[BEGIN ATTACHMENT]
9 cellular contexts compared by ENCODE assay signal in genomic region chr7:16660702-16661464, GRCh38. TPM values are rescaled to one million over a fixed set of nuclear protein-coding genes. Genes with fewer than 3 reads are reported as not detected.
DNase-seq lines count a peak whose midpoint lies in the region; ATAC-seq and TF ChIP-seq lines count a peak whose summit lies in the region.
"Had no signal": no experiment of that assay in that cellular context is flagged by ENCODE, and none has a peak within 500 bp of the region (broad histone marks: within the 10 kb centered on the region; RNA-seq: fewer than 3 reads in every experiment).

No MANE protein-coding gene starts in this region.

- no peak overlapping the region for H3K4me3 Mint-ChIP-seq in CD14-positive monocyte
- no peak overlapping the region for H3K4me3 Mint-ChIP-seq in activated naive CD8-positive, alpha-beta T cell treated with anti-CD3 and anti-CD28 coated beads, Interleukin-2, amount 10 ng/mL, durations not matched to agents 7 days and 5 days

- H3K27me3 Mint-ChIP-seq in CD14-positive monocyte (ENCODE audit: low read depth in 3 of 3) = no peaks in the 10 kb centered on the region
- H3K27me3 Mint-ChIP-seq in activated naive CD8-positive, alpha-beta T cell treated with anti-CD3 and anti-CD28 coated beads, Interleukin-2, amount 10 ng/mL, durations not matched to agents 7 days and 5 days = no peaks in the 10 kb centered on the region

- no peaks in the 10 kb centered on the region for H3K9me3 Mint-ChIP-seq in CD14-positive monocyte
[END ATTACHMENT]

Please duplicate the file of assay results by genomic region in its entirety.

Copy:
9 cellular contexts compared by ENCODE assay signal in genomic region chr7:16660702-16661464, GRCh38. TPM values are rescaled to one million over a fixed set of nuclear protein-coding genes. Genes with fewer than 3 reads are reported as not detected.
DNase-seq lines count a peak whose midpoint lies in the region; ATAC-seq and TF ChIP-seq lines count a peak whose summit lies in the region.
"Had no signal": no experiment of that assay in that cellular context is flagged by ENCODE, and none has a peak within 500 bp of the region (broad histone marks: within the 10 kb centered on the region; RNA-seq: fewer than 3 reads in every experiment).

No MANE protein-coding gene starts in this region.

- no peak overlapping the region for H3K4me3 Mint-ChIP-seq in CD14-positive monocyte
- no peak overlapping the region for H3K4me3 Mint-ChIP-seq in activated naive CD8-positive, alpha-beta T cell treated with anti-CD3 and anti-CD28 coated beads, Interleukin-2, amount 10 ng/mL, durations not matched to agents 7 days and 5 days

- H3K27me3 Mint-ChIP-seq in CD14-positive monocyte (ENCODE audit: low read depth in 3 of 3) = no peaks in the 10 kb centered on the region
- H3K27me3 Mint-ChIP-seq in activated naive CD8-positive, alpha-beta T cell treated with anti-CD3 and anti-CD28 coated beads, Interleukin-2, amount 10 ng/mL, durations not matched to agents 7 days and 5 days = no peaks in the 10 kb centered on the region

- no peaks in the 10 kb centered on the region for H3K9me3 Mint-ChIP-seq in CD14-positive monocyte